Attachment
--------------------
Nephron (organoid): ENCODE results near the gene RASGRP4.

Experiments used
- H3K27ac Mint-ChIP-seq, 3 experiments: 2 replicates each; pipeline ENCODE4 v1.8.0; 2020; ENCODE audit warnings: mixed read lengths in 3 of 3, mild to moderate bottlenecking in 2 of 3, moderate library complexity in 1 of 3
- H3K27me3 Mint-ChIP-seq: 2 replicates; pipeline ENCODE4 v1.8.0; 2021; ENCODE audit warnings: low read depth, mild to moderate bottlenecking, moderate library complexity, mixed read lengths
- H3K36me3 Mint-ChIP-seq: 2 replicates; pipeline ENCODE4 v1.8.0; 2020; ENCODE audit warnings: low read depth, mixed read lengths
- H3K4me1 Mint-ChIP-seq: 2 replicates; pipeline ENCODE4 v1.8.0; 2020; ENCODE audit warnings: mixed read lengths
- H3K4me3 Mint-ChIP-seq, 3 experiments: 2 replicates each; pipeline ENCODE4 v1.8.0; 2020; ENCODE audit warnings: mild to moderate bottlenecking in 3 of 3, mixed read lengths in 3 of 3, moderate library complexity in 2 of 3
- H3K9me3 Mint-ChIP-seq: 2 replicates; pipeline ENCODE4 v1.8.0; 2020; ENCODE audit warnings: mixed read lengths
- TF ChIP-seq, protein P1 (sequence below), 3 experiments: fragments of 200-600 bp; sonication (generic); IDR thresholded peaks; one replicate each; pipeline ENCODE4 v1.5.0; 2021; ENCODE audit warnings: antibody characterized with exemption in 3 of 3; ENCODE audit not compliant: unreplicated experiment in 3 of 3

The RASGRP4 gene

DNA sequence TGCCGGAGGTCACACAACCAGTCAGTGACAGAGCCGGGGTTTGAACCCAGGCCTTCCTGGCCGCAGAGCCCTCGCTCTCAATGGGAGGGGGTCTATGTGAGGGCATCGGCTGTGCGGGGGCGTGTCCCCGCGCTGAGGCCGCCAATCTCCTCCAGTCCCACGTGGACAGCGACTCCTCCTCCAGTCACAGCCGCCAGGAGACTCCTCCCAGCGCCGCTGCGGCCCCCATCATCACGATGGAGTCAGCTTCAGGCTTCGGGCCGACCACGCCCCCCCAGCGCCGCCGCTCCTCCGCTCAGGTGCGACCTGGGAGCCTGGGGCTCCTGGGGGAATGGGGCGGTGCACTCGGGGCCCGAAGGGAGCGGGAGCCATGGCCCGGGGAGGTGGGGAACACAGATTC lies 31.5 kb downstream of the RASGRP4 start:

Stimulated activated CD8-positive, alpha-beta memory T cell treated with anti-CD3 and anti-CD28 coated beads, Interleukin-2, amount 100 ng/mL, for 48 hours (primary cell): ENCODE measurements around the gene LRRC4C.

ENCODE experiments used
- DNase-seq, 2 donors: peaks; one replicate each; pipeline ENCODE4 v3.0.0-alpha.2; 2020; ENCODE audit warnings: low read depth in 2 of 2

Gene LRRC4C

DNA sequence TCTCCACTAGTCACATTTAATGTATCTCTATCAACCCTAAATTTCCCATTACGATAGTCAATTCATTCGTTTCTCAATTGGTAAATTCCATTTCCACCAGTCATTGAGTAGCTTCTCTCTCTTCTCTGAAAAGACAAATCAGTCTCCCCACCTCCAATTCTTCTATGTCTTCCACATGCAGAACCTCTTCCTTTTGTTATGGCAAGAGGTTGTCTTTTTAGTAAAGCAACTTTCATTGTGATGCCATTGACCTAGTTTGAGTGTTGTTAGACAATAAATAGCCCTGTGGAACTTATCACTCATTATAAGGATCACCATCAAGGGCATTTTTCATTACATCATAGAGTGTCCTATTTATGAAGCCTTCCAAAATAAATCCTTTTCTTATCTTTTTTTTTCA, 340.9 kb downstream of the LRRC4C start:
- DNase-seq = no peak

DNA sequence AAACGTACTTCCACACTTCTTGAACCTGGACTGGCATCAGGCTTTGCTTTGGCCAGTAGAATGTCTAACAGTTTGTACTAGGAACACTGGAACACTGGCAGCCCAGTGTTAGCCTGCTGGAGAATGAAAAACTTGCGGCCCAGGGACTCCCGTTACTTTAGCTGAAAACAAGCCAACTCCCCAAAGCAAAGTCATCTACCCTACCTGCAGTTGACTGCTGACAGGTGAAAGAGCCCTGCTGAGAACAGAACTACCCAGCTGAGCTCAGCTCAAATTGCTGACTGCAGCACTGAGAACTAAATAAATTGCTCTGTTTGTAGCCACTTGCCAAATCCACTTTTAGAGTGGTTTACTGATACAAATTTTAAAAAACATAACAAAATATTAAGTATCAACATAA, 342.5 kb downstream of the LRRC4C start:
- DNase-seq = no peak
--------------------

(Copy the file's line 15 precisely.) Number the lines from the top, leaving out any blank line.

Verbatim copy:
Gene LRRC4C